The Mystery of the great fire

These few lines cannot hope to relate the industries and patient efforts of the potters and ceramists. They mean to be only an initiation to the mystery of the great fire. Though improved as it is nowadays, by the recent discoveries made by chemical and physics, the art of ceramics is always closely attached to the earth from where it comes. The first necessary element for the potter, is the millenary clay; crushed and purified, it lets itself be modeled by the fingers of the turner. The loaf of earth becomes round, then the shape begins to arise, it springs, it sinks, the molecules tighten; on the wheel tray the frail vessel to which the potter's fingers give a last stoke, seems to quiver before it immobilises itself, and leaves the wheel where it was given birth. Or, obliged to go through the finest sieve, the argillous mud, of which clever mixing composed the texture, is put in a plaster mould which gives in the most variegated shapes, from the ordenary rustic pot, on which wonderfully colored flowers will be painted, to the lovely slim vase of which the enamels will be the sole ornament.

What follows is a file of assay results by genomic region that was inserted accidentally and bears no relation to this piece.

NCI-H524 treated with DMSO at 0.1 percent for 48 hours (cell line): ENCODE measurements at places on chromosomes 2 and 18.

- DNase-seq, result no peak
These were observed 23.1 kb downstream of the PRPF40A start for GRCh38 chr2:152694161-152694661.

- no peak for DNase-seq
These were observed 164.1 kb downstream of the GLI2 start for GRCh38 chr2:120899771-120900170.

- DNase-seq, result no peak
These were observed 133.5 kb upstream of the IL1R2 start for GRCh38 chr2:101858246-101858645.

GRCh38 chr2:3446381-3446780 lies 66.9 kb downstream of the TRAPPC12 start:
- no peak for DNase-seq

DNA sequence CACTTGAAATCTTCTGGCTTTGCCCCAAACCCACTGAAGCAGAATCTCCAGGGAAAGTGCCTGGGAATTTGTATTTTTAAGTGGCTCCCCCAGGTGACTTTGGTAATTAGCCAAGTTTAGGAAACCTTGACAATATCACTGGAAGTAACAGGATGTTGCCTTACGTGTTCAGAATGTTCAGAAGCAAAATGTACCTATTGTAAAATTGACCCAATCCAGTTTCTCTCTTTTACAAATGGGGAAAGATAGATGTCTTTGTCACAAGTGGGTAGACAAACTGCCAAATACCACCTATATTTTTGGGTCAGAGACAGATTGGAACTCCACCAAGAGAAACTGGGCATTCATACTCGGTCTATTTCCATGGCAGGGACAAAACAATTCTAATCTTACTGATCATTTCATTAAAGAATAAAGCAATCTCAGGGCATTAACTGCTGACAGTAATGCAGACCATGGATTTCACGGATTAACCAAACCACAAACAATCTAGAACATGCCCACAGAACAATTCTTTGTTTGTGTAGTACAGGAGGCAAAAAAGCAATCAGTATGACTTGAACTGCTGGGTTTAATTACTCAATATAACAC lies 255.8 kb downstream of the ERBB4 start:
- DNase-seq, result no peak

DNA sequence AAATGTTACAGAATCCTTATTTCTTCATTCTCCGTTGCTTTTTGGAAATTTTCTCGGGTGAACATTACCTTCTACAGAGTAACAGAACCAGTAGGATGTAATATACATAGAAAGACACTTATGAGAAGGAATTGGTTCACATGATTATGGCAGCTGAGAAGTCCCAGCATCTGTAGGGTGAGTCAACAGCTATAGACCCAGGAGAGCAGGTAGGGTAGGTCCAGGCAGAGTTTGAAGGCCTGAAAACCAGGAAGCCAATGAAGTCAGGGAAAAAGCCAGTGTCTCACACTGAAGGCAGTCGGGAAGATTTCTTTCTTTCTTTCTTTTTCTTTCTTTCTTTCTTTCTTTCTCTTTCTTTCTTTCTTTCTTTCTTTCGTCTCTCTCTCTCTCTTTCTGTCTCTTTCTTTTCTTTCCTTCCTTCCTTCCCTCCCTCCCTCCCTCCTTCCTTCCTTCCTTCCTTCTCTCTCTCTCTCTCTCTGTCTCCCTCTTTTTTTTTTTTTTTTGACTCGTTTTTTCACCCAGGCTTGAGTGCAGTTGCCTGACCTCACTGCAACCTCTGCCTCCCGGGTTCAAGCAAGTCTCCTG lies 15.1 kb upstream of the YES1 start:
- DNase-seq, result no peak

Those forms out of the potter’s hands or out of the moles, are waiting in their nakedness until the water contained in the clay is evaporated. The nature itself of the earth, which has been used determines the different kinds of pottery and their names: stanniferous earthenware, hard or soft porcelain, stoneware. The composition of the enamels which are going to cover them, and the degree of heat to which they will be submitted in the oven, help to discriminate glazed earth, crackled earthenware, flamed stoneware and stoneware of great fire. The artist, though, is preparing his oxyds. After having been a potter, and before he becomes a decorator and painter, he becomes a chemist and sometimes even an alchimist. As it is now a matter of using only a palett with essential colours, but, by means of clever mixtures, to prepare the oxyds, to crush them, to knead them, to study, before covering the vase with them their reaction under the different temperatures. Copper gives reds and greens; cobalt, blues; uranne and antimony, yellow; manganese and lead, black. A deep knowledge of their degree of melting, and the combination of one with the others, is necessary before any artistic effect, to obtain the chemical success, for ceramic, the intimate cooporation of the man’s genious, and of the magic strength of the fire, one close union of the human brain, of the raw material, and of a capricious strength: the fire.